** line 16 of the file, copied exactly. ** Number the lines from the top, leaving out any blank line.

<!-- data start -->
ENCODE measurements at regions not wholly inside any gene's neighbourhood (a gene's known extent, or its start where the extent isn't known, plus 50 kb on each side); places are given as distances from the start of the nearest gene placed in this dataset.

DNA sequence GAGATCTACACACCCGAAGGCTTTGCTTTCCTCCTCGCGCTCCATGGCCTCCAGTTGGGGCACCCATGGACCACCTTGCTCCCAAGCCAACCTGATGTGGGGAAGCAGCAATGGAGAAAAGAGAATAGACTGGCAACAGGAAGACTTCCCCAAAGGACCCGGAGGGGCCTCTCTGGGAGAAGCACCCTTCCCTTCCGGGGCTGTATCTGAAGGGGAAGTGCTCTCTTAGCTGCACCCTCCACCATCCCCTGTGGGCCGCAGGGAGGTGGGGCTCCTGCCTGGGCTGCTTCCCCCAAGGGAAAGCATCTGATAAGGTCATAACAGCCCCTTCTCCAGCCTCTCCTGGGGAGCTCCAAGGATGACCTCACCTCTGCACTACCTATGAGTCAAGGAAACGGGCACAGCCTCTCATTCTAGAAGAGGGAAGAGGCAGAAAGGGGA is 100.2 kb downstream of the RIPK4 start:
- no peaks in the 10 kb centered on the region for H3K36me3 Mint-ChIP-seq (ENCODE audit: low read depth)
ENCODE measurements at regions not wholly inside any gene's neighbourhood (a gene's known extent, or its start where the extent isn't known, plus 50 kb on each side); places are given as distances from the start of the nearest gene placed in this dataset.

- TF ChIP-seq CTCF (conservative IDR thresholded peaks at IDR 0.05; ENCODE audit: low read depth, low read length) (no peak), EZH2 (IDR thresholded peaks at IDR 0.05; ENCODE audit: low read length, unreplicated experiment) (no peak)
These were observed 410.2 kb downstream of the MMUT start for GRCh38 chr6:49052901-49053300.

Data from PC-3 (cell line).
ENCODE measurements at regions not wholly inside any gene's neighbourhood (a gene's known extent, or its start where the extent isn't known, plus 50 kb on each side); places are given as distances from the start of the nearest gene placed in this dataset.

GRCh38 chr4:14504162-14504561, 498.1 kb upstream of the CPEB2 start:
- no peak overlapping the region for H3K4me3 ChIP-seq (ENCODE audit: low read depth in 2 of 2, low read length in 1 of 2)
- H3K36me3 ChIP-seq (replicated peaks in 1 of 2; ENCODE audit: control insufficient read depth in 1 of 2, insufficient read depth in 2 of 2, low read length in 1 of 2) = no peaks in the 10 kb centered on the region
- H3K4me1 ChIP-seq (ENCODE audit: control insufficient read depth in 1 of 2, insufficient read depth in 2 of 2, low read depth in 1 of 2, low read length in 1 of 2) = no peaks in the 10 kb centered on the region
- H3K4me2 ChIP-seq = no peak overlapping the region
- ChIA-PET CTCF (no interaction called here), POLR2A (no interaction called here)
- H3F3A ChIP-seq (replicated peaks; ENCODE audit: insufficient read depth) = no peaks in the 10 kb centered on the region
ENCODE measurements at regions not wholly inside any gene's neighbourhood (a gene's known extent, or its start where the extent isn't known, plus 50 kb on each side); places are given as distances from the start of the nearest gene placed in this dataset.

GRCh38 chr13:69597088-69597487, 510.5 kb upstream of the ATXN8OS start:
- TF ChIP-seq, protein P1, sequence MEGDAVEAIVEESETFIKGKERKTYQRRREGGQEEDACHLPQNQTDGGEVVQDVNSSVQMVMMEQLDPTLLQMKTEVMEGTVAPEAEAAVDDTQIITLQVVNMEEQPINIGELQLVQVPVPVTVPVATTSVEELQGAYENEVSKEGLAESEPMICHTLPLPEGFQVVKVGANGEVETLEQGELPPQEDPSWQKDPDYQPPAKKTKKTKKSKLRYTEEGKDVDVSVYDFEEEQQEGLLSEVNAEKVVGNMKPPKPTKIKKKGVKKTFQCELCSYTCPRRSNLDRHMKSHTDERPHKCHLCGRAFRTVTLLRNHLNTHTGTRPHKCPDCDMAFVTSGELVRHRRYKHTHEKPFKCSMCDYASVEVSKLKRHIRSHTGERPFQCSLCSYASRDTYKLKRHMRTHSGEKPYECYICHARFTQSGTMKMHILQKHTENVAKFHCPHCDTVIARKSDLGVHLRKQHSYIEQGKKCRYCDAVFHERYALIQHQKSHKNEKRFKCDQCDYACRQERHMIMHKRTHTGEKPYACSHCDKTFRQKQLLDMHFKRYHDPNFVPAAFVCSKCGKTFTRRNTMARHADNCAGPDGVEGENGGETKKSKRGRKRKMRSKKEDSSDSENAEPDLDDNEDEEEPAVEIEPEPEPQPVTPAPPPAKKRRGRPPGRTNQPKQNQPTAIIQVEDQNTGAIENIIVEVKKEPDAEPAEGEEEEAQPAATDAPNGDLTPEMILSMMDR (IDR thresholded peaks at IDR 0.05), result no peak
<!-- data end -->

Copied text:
ENCODE measurements at regions not wholly inside any gene's neighbourhood (a gene's known extent, or its start where the extent isn't known, plus 50 kb on each side); places are given as distances from the start of the nearest gene placed in this dataset.